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The Immortal Life of Henrietta Lacks

(1)
Soon to be an HBO® Film starring Oprah Winfrey and Rose Byrne.
Her name was Henrietta Lacks, but scientists know her as HeLa. She was a poor Southern tobacco farmer who worked the same land as her slave ancestors, yet her cells-taken without her knowledge-became one of the most important tools in medicine. The first "immortal" human cells grown in culture, they are still alive today, though she has been dead for more than sixty years. If you could pile all HeLa cells ever grown onto a scale, they'd weigh more than 50 million metric tons-as much as a hundred Empire State Buildings. HeLa cells were vital for developing the polio vaccine; uncovered secrets of cancer, viruses, and the atom bomb's effects; helped lead to important advances like in vitro fertilization, cloning, and gene mapping; and have been bought and sold by the billions.
Yet Henrietta Lacks remains virtually unknown, buried in an unmarked grave.
Now Rebecca Skloot takes us on an extraordinary journey, from the "colored" ward of Johns Hopkins Hospital in the 1950s to stark white laboratories with freezers full of HeLa cells; from Henrietta's small, dying hometown of Clover, Virginia-a land of wooden slave quarters, faith healings, and voodoo-to East Baltimore today, where her children and grandchildren live and struggle with the legacy of her cells.
Henrietta's family did not learn of her "immortality" until more than twenty years after her death, when scientists investigating HeLa began using her husband and children in research without informed consent. And though the cells had launched a multimillion-dollar industry that sells human biological materials, her family never saw any of the profits. As Rebecca Skloot so brilliantly shows, the story of the Lacks family-past and present-is inextricably connected to the dark history of experimentation on African Americans, the birth of bioethics, and the legal battles over whether we control the stuff we are made of.
Over the decade it took to uncover this story, Rebecca became enmeshed in the lives of the Lacks family-especially Henrietta's daughter Deborah, who was devastated to learn about her mother's cells. She was consumed with questions: Had scientists cloned her mother? Did it hurt her when researchers infected her cells with viruses and shot them into space? What happened to her sister, Elsie, who died in a mental institution at the age of fifteen? And if her mother was so important to medicine, why couldn't her children afford health insurance?
Intimate in feeling, astonishing in scope, and impossible to put down, The Immortal Life of Henrietta Lacks captures the beauty and drama of scientific discovery, as well as its human consequences.
Portrait
REBECCA SKLOOT is a science writer whose articles have appeared in The New York Times Magazine, O - The Oprah Magazine, Discover, Prevention, Glamour and others. She has worked as a correspondent for NPR´s Radio Lab and PBS´s NOVA scienceNow, and is a contributing editor at Popular Science magazine. Her work has been anthologized in several collections, including The Best Food Writing and The Best Creative Nonfiction. She is a former vice president of the National Book Critics Circle, and has taught nonfiction in the creative writing programs at the University of Memphis and the University of Pittsburgh, and science journalism at New York University´s Science, Health, and Environmental Reporting Program. She blogs about science, life, and writing at Culture Dish, hosted by Seed magazine. This is her first book.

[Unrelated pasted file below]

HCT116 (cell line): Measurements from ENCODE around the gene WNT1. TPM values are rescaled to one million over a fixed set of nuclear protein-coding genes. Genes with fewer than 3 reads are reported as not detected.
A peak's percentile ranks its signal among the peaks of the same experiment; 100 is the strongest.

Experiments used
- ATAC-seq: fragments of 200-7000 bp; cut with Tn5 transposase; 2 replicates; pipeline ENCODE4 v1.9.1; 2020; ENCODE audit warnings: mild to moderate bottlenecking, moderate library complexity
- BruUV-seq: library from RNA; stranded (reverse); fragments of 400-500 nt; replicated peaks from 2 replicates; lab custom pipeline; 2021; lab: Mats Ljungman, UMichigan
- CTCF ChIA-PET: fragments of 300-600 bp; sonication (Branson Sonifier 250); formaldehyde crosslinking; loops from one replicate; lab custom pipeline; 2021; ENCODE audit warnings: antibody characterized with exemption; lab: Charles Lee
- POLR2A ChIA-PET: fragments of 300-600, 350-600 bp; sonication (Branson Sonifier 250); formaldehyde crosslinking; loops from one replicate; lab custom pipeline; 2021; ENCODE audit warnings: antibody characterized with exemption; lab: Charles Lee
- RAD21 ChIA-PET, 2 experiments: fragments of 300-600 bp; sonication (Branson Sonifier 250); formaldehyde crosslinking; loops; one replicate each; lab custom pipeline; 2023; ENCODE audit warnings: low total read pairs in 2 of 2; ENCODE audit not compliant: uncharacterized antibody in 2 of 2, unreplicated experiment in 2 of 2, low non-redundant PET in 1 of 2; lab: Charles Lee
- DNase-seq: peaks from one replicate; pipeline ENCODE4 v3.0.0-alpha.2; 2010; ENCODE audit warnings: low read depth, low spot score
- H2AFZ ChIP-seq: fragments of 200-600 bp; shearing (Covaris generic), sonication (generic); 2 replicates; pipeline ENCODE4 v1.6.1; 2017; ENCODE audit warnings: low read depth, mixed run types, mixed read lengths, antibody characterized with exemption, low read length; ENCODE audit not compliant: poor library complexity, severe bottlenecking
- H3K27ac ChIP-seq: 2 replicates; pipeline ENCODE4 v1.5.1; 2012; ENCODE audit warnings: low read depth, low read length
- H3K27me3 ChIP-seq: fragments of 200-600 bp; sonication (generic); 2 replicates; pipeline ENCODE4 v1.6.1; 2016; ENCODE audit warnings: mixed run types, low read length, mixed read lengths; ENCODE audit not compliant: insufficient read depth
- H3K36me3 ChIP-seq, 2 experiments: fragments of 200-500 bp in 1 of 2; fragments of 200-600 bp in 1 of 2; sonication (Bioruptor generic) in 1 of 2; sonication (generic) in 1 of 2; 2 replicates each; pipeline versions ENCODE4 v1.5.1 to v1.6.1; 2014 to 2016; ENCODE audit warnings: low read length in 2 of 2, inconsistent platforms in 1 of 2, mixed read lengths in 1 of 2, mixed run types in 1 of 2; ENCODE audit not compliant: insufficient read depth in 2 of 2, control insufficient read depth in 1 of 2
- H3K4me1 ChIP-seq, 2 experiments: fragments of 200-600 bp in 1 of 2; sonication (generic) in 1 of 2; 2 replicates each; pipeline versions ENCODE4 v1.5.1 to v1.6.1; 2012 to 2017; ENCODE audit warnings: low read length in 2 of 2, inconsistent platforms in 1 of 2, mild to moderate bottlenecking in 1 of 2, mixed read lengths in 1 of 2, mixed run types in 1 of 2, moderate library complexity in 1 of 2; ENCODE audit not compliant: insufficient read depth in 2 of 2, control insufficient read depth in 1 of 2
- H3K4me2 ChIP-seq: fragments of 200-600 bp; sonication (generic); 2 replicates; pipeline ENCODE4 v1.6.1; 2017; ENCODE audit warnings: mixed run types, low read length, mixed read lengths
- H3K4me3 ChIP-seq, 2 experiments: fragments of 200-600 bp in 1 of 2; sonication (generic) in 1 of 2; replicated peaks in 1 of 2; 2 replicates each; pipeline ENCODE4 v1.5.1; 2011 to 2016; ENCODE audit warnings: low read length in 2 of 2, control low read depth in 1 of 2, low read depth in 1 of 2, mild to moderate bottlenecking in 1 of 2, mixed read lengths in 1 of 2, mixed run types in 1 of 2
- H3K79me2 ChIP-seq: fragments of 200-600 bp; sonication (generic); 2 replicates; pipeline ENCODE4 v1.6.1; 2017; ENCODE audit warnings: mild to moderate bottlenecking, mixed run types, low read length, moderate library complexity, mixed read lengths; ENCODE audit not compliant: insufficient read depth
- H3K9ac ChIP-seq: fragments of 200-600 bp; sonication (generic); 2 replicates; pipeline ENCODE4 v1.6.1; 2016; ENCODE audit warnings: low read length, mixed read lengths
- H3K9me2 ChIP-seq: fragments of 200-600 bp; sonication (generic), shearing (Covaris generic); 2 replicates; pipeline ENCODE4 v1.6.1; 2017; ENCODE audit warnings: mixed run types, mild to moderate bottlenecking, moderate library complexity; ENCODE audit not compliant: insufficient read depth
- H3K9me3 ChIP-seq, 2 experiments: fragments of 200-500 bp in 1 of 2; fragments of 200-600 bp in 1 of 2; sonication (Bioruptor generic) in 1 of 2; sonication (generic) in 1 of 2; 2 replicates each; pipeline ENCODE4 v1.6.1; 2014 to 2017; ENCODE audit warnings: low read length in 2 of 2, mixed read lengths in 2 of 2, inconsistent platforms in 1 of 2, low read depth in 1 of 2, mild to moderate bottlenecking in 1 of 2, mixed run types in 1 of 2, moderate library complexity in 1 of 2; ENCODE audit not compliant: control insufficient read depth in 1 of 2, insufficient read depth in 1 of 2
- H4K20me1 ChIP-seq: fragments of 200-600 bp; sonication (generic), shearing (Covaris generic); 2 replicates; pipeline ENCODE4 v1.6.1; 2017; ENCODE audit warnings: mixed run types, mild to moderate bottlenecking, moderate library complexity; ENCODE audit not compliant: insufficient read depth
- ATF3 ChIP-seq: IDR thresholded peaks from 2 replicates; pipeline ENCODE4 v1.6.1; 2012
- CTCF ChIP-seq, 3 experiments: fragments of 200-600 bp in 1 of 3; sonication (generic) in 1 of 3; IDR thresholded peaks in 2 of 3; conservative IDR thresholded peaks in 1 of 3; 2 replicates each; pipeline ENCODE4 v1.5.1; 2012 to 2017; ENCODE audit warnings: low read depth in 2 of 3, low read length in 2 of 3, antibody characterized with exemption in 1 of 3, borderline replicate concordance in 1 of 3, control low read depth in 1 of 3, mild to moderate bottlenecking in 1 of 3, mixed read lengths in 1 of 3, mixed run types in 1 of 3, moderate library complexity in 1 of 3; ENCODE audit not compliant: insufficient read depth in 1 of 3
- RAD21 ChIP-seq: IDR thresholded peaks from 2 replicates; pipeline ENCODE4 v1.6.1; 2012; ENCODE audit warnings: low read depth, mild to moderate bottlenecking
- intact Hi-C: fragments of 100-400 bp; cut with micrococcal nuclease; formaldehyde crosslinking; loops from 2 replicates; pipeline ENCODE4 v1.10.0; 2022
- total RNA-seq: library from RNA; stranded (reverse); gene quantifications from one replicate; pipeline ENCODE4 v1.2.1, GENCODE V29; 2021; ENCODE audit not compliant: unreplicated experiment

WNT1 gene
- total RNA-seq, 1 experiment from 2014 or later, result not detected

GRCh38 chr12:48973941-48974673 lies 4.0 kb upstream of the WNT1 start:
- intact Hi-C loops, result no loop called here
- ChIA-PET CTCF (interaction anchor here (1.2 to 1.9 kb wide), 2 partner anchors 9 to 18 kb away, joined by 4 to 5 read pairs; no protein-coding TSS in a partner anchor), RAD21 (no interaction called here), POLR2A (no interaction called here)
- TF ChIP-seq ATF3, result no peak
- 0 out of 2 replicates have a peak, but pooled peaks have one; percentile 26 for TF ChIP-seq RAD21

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Einband Taschenbuch
Seitenzahl 480
Erscheinungsdatum 01.02.2011
Sprache Englisch
ISBN 978-0-307-88844-0
Verlag Random House LCC US
Maße (L/B/H) 178/108/32 mm
Gewicht 239
Abbildungen schwarzweisse, farbige Fotos
Verkaufsrang 19.481
Buch (Taschenbuch, Englisch)
5,99
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Unbedingt lesen!
von einer Kundin/einem Kunden aus Waiblingen am 08.10.2011

Wirklich Alles rund um die Geschichte der ersten menschlichen Zelllinie, über die schwarze "Spenderin" und ihre Familie, die Behandlung von Krebs im 19. Jahrhundert, die Geschichte der Forschung und der sich verändernden Rolle der Patienten. Rebecca Skloot wurde selbst in diese Geschichte hineingezogen und hat mehr als 10 Jahre... Wirklich Alles rund um die Geschichte der ersten menschlichen Zelllinie, über die schwarze "Spenderin" und ihre Familie, die Behandlung von Krebs im 19. Jahrhundert, die Geschichte der Forschung und der sich verändernden Rolle der Patienten. Rebecca Skloot wurde selbst in diese Geschichte hineingezogen und hat mehr als 10 Jahre dafür recherchiert. Wegen fehlender Aufklärung dachten die Lacks lange, dass an ihrer Mutter herumexperimentiert wird. Dies ist eher ein Roman als eine Dokumentation, lesenswert für alle - ob interessiert an einer Familiengeschichte, die öffentlich wurde, an Krebs, an schwarzen Patienten und weißen Ärzten, oder an Wissenschaft und Medien und wie die Forscher lernen mussten, dass Patienten auch Rechte haben. Sehr authentisch.

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